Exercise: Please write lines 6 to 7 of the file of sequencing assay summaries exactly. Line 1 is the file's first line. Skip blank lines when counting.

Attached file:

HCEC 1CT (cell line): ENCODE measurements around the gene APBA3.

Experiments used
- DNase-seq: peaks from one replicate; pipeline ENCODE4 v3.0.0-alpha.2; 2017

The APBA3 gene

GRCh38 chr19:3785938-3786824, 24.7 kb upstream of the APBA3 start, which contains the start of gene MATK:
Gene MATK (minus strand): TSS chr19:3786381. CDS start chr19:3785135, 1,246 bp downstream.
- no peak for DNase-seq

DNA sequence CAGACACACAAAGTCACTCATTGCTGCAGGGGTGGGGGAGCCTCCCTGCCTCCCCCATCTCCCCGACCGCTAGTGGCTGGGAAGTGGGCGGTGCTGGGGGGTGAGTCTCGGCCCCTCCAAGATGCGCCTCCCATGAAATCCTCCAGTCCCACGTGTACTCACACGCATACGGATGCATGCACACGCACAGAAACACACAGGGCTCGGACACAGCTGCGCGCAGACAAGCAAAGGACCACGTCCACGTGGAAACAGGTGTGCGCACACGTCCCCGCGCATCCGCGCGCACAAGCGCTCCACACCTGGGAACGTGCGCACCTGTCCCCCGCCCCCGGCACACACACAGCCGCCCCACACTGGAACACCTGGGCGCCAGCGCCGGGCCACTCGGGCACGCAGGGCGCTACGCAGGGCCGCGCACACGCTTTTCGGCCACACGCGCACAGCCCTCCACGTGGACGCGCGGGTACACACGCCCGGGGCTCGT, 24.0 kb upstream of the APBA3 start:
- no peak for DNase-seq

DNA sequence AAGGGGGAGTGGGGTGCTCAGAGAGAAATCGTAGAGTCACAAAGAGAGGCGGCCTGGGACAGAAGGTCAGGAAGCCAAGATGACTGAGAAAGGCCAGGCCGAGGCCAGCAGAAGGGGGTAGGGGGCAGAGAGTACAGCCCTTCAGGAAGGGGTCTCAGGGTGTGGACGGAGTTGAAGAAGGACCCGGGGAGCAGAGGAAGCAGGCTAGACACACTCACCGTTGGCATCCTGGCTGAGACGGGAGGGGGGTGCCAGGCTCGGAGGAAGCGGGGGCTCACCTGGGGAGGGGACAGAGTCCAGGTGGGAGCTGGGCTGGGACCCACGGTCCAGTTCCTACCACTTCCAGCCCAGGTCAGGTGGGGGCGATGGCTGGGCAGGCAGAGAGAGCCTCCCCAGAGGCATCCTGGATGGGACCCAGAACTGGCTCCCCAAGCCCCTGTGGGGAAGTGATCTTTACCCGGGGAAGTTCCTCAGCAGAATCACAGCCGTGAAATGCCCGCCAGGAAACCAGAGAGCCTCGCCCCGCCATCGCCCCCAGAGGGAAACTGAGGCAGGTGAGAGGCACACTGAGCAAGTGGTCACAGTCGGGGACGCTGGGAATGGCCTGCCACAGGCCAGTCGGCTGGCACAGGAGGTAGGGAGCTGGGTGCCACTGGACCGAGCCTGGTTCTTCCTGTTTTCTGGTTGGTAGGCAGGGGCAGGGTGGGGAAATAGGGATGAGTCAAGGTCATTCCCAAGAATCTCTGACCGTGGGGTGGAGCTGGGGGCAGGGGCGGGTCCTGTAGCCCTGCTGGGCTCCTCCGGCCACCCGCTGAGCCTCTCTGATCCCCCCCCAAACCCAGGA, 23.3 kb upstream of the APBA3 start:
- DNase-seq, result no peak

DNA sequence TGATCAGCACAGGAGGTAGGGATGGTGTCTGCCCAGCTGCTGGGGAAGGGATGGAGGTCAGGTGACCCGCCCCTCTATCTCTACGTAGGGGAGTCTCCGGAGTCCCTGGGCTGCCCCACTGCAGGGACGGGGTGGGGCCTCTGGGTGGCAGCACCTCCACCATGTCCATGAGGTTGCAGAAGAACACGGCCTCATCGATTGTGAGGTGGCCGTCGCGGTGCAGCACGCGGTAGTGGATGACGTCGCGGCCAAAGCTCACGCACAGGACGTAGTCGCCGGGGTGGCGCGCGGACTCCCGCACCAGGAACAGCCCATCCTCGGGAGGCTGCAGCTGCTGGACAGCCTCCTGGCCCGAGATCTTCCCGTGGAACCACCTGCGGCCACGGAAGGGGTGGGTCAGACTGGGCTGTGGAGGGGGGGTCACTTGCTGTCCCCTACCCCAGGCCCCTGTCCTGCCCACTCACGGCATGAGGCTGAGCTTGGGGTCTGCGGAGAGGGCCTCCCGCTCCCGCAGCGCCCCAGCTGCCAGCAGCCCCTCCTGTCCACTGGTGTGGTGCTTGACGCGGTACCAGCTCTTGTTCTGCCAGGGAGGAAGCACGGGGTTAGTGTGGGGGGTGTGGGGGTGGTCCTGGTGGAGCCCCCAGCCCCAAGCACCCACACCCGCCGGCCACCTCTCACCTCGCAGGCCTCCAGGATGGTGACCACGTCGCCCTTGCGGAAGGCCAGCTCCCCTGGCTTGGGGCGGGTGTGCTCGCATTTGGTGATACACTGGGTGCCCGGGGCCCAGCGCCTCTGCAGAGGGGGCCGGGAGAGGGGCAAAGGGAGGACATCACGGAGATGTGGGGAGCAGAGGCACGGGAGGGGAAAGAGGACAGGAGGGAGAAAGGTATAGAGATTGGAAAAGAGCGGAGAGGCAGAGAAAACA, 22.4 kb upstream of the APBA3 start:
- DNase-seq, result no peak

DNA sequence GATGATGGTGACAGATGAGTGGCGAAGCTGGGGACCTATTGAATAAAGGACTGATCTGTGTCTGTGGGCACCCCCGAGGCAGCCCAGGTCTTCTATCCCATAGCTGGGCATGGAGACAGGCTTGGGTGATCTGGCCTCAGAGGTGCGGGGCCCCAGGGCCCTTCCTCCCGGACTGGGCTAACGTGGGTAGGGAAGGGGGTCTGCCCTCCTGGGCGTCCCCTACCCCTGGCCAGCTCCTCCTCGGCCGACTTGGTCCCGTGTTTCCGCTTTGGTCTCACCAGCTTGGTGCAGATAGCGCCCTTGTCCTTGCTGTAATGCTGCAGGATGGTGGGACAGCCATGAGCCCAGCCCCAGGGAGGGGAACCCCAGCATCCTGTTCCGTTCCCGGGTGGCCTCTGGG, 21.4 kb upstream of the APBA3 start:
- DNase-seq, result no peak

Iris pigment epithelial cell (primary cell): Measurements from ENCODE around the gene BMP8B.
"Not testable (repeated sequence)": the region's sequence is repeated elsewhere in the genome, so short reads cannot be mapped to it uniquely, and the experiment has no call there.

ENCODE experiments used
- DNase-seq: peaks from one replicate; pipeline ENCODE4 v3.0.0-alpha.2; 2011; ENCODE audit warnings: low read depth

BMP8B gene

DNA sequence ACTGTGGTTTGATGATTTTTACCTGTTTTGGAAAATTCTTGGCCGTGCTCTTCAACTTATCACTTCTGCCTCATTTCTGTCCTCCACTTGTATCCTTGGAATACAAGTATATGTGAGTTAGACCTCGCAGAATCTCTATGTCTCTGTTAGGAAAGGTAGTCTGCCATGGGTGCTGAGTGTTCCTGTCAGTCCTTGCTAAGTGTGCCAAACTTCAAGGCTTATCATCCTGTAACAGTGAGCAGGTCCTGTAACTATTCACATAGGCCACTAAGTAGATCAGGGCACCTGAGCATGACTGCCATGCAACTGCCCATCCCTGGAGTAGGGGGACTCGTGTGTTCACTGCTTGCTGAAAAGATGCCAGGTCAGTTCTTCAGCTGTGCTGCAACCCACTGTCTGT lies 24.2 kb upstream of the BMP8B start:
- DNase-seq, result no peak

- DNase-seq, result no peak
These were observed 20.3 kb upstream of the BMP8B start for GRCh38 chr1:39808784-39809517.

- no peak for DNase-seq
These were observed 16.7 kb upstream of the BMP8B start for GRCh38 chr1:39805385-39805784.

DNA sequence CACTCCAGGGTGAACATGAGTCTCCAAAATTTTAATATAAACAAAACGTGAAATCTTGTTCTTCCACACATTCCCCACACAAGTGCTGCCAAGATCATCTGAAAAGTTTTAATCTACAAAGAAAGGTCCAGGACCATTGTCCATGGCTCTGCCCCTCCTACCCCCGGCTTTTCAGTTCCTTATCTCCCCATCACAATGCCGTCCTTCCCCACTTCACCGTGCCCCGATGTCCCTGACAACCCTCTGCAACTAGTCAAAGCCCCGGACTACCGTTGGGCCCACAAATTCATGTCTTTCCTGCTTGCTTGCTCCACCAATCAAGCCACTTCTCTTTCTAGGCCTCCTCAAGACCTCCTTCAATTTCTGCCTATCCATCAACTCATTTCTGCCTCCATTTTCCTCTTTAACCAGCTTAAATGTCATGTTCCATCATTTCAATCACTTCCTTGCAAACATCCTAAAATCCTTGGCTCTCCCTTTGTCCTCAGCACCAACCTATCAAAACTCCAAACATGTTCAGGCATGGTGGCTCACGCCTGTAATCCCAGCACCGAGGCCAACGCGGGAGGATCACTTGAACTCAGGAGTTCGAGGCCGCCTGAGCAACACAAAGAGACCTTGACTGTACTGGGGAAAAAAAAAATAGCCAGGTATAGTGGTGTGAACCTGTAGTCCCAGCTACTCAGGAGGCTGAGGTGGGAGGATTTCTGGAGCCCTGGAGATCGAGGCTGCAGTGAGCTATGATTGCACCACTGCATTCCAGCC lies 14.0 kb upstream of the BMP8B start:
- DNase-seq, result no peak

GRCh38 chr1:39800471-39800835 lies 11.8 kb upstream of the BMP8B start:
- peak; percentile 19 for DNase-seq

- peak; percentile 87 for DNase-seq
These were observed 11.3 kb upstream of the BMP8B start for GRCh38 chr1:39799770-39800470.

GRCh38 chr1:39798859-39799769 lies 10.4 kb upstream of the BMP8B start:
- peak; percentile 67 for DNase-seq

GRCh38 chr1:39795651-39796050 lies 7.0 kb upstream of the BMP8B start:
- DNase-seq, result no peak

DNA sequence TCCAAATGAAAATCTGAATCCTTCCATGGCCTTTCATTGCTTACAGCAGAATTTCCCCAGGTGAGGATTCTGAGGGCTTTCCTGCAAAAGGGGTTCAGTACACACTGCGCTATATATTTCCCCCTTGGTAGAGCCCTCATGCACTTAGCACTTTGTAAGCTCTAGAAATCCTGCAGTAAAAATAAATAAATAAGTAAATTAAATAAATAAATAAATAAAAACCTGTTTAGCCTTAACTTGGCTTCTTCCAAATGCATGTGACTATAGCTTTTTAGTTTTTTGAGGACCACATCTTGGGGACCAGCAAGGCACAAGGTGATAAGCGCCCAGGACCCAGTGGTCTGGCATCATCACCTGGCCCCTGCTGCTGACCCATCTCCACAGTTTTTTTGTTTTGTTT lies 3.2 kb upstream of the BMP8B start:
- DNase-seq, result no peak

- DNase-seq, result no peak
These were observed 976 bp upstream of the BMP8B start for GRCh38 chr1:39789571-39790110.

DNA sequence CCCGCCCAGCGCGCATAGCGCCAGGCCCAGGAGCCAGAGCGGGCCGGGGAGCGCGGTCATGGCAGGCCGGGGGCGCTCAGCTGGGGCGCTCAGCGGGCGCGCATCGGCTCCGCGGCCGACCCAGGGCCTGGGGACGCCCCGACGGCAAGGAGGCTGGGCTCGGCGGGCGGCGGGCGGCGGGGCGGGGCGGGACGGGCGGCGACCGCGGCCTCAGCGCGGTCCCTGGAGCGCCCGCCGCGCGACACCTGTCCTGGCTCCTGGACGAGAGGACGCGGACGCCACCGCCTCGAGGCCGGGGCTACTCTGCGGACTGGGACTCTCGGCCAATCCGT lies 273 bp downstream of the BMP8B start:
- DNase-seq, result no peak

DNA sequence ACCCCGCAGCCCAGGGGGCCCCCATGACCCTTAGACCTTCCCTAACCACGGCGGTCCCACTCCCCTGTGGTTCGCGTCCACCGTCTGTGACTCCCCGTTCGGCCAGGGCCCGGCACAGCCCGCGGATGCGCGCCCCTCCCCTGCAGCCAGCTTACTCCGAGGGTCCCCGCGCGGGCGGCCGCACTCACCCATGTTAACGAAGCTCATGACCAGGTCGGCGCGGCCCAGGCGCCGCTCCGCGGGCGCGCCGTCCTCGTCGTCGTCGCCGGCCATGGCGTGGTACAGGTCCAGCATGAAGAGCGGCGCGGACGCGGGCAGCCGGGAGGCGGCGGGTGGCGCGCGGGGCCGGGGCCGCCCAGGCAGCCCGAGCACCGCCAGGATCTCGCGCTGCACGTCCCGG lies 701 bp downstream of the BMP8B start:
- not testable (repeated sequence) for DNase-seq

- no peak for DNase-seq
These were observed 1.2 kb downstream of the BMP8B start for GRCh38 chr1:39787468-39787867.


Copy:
Gene MATK (minus strand): TSS chr19:3786381. CDS start chr19:3785135, 1,246 bp downstream.
- no peak for DNase-seq